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Parrikar’s grand delusions: Stone pelting in Kashmir affected by demonetisation


Parrikar's grand delusions: Stone pelting in affected by demonetisation

Manoj Joshi

Government data shows that such incidents were already showing a downward trend since September 2016.

Prime Minister Narendra Modi has called him the brightest jewel of his court.

But for us columnists, Union minister Manohar Parrikar's greatest value is that he regularly provides us fodder for our copy.

And so it is with his latest that demonetisation has led to a reduction of stone pelting in & Kashmir. There are two problems with this.

First, it is not factually correct. J&K government figures show that stone pelting incidents had been declining month on month since their height of 820 incidents in July; in August they came down to 747, in September to 119, 157 in October; and this month till November 14 there were 49 incidents, with 15 of them taking place between November 8 when demonetisation was announced.

Flaws in theory

The second is the flawed effort to put “stone pelting” and “terrorism” in the same box.

By doing so, the government of mixes apples and oranges and this has consequences for its policy, or the lack of it, in J&K.

If Parrikar and the government think that the youngsters who come out to throw stones because they are paid in Rs 500 and Rs 1,000 notes, they are deluding themselves.

Consigning all protest and militancy in J&K to someone paying people to do something just does not fit with the facts on ground.

The same problem arises with militant attacks and terrorism. There have been several incidents after the Uri attack, but none of them were such that would have required some huge outlay of money to execute.

For example, the al Qaeda raised hundreds of thousands of dollars because they had to send the 20-odd terrorists to live and train in the US to carry out the infamous 9/11 attack.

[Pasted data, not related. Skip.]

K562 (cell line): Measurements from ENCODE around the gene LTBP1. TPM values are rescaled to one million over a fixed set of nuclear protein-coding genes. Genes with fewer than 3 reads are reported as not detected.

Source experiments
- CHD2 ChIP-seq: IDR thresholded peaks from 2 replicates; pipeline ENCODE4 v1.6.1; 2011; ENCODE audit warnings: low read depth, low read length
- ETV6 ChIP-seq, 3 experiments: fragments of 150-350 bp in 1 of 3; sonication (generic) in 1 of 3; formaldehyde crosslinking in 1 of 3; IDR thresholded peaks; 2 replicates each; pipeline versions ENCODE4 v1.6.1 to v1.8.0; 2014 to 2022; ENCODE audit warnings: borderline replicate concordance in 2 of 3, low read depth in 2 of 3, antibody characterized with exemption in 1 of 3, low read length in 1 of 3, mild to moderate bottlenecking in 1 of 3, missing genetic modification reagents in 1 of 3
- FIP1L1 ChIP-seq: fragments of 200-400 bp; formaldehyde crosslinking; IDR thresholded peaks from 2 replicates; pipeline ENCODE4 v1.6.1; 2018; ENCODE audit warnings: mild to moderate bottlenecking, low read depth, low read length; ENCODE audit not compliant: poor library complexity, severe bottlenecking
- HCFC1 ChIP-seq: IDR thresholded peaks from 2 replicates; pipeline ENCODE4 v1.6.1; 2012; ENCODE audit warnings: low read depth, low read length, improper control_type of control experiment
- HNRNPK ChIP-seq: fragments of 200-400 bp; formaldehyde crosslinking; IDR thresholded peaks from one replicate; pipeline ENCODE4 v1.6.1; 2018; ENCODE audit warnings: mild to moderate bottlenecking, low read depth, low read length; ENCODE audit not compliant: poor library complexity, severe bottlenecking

There is already an existing infrastructure of militants in the Valley, they are now not too many in numbers, but they are there and armed.

In the main, their strikes are against unarmed or poorly armed J&K police personnel.

The attacks are so few that correlating them with demonetisation would be a tricky exercise.

Electoral dividends

There is one set of “anti-nationals” who will be affected by the demonetisation. But Parrikar & co are not so bothered about them since attacking them will not give then the electoral dividends they seek by attacking Kashmiri militants and Pakistan.

These are the Maoists of Central India, who have a core of 10,000 fighters with some 15,000-20,000 full-time supporters and a larger number of overground workers.

These people have depended on money derived from extorting traders and mining companies to function.

For obvious reasons, they hold their money in cash and they are the people who will now find it difficult to function. They operate over a large area; have to buy food, medicine, weapons and equipment.

Besides, their overground workers have to be regularly paid.

Almost in all such movements, be it the Chinese Communists in the 1920s and 1930s, or the Taliban of today, money has been a deciding factor in their success.

In the case of the Taliban, a great deal of it has been gathered through the drug trade, though Arab and ISI donations have been important.

In the case of the CPC, without the support of the Soviet Union's money, often provided through Comintern agents, it is doubtful that they could have escaped Chiang Kai Shek's encirclement campaigns and made their famous Long March.

Red herring

Coming back to Kashmir, it is true that hawala money has played a role in the Kashmir uprising, but in the past. Today that movement is a shadow of its past self.

This was in the main in relation to the active militant groups like the Hizbul Mujahideen and the Pakistani groups.

When they operated in significant numbers in the Valley, they needed money to move around, as well as for living expenses for themselves and their families.

The Lashkar-e-Taiba even now regularly pays stipends to its militants and their families, especially if they die in action.

Kashmiri political parties also need money, just like other parties in India. But many of them have built properties and markets and probably have enough “legitimate” assets to keep them afloat.

However, to extrapolate this to the so-called stone pelters would be an error.

Most of these are kids who live with their families and they throw stones because they are frustrated by the circumstances they are living in and are easily manipulated by their more savvy leaders.

It is important to, therefore, analyse the declining trend of stone pelting in an accurate fashion.

Introducing red herrings like demonetisation will only serve to prevent the government from formulating policies that could help restore normality in the state.

The Northlines is an independent source on the Web for news, facts and figures relating to Jammu, Kashmir and Ladakh and its neighbourhood.

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